Fr. Allan J. McDonald said...

All the prayers are allowed at the altar although there are no rubrics for the Mass to begin and end at the Epistle side. Normally the priest would stand at the middle, but no reason why he couldn't start and end at the Epistle side. I think the ambo would have to be used for the Scriptures.

Rood Screen said...

"All the prayers are allowed at the altar..." Are you certain? I thought the Introductory Rites had to be at the chair in all Masses with a congregation.

Anonymous said...

For the OF Introductory Rites:

"When the priest has arrived at the altar, after making a profound bow with the ministers, the priest venerates the altar with a kiss and, if appropriate, incenses the cross and the altar. Then, with the ministers, he goes to the CHAIR. When the Entrance Chant is concluded, the priest and the faithful, standing, sign themselves with the Sign of the Cross, while the priest, facing the people, says: . . . "

There follow the greeting, the Penitential Act, Gloria, Collect.

Anonymous said...

Not being a priest myself, my observation of priests over the past forty years suggests to me that many or most of them generally regard the GIRM directions merly as norms in typical OF practice, but not as mandatory law. In short, as flexibly descriptive rather than rigidly prescriptive. (I myself would favor rubrics binding under pain of mortal sin.)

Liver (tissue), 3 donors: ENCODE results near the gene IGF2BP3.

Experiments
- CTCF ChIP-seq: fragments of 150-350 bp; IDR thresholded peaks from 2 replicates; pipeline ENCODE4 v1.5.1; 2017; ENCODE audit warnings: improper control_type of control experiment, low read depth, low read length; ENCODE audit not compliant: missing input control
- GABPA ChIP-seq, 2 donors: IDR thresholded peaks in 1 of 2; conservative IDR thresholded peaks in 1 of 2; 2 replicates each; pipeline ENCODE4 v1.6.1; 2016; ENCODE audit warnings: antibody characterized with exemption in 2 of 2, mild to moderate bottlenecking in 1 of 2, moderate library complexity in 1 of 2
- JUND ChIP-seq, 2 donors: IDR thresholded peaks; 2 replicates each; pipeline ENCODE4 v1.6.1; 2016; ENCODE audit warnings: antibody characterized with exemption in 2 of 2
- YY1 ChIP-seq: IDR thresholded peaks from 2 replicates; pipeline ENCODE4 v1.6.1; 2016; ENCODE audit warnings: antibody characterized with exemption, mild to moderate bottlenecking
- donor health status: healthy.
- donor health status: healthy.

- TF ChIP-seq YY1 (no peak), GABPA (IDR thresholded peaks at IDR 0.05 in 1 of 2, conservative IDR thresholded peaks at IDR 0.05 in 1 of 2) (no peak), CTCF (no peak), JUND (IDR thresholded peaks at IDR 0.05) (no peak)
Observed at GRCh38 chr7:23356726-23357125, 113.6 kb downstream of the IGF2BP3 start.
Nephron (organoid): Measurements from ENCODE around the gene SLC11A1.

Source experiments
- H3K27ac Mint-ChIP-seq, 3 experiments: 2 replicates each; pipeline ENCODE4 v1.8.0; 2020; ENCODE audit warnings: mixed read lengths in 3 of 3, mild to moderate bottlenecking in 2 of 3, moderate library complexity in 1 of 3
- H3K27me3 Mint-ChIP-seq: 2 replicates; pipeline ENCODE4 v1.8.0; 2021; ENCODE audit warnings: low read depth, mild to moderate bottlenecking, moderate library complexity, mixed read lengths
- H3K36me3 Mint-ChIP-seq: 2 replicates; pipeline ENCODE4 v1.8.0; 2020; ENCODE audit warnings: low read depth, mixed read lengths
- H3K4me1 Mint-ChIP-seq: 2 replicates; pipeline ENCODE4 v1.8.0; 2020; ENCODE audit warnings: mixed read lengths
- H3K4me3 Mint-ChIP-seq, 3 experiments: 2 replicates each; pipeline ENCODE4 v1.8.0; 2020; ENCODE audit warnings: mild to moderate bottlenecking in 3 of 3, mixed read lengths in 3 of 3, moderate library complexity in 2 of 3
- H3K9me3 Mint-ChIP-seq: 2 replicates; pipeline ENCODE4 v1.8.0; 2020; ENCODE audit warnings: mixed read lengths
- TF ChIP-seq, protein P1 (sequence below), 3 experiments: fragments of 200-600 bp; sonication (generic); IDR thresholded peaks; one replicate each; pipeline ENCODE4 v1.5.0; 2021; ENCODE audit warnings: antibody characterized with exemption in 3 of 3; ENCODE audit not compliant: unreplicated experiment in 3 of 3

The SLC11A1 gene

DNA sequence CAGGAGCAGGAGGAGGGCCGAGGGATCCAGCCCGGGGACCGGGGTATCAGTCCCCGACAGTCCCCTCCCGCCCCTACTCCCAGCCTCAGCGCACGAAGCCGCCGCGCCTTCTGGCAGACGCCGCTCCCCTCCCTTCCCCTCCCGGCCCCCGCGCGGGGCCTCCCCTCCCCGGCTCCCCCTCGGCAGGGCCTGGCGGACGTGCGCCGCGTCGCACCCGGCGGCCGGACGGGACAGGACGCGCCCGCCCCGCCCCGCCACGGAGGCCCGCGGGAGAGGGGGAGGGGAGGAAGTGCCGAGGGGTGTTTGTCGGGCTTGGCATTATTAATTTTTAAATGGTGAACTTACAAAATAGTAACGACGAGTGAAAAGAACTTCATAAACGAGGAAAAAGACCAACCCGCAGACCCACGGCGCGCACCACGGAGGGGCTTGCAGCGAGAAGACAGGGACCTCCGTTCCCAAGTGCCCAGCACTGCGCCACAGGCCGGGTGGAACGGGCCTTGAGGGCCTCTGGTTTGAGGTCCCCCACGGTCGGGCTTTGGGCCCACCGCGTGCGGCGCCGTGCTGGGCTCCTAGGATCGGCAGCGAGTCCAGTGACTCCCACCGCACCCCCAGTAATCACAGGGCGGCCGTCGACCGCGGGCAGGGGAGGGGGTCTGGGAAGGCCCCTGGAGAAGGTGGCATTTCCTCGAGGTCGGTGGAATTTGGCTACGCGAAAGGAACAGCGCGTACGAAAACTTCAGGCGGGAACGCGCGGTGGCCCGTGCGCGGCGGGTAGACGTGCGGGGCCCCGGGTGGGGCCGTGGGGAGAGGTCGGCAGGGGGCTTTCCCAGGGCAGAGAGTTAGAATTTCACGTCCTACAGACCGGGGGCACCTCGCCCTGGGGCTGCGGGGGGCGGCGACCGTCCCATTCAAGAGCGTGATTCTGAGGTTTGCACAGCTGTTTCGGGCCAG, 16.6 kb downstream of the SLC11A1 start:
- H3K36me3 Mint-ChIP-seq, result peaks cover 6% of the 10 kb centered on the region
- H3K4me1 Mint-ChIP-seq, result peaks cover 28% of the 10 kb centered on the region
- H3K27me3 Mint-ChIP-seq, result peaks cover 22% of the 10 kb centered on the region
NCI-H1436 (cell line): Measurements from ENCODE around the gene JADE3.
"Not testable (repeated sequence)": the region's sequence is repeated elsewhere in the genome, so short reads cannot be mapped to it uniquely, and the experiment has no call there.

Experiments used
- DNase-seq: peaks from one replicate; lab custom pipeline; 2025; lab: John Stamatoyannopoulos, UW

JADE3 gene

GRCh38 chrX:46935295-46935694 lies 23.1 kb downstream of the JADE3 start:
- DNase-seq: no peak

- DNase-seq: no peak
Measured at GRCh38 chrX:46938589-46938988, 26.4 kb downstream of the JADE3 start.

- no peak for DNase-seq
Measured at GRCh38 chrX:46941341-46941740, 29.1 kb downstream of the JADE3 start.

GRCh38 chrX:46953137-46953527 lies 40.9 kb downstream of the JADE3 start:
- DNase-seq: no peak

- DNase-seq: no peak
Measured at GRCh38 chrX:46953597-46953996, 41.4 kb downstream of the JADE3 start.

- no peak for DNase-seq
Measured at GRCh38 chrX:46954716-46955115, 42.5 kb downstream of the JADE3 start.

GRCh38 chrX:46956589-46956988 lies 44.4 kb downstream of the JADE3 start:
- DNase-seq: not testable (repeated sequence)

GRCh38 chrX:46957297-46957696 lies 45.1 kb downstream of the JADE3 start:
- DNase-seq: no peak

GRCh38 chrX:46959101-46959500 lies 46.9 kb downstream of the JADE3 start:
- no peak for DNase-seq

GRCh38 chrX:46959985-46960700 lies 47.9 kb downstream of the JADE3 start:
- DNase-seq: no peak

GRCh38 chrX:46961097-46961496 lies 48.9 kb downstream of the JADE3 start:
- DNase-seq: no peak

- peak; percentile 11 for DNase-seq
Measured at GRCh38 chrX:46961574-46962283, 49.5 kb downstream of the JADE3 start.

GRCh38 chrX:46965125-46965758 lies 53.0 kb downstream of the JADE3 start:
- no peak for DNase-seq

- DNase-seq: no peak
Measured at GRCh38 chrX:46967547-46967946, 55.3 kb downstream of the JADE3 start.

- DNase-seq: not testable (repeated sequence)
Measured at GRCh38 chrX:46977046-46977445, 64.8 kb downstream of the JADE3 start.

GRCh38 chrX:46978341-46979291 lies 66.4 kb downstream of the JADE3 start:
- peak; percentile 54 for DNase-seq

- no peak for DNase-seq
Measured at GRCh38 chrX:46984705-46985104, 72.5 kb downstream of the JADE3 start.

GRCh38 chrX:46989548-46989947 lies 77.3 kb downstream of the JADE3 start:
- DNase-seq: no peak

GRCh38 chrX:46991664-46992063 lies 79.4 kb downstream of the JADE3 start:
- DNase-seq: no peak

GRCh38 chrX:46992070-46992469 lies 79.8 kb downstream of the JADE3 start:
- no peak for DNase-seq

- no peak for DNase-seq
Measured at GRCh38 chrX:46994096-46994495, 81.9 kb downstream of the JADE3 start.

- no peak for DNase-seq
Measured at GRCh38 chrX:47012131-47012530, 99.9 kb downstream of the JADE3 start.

George said...

I attend the 7:45 Mass on Sunday but have also attended the 12:10. I also attend the Tuesday Latin Low Mass.

I do Like the ad orientum for the Liturgy of the Eucharist. I really believe most people would accept it as they do at the 12:10.

Daniel said...

At St. Joseph, the nave is at the east end of the church (slightly to the northeast, to be precise) and the apse slightly to the southwest. (Note that at morning Masses, the sun rises on the city hall side, toward East Macon and the river. At afternoon masses, the sun sets on the Mercer-Medical Center side.)
So if you're facing the congregation, you are facing east, as is traditional. If your back is toward the congregation, you're facing west.
I;m not invested in the church politics of it all. But if the goal is to face east, you're doing it wrong.

George said...

In my life, I have attended Catholic Churches facing every major direction of the compass. Liturgical east is not the same as geographical east and there are Churches in which it must suffice. However, looking at it from another perspective, if one were to imagine a line transiting the center aisle of St Joseph's and exiting the Church at the SW side,and then circumscribing the earth, you would end up somewhere on the east side of our planet.

qwikness said...

I really don't get why anyone would have a problem with it. To say "the back was turned" is so inconsequential because the whole rest of the mass is ad populum. The readings, the homily etc. It's probably 75% ad populum anyway.

John Nolan said...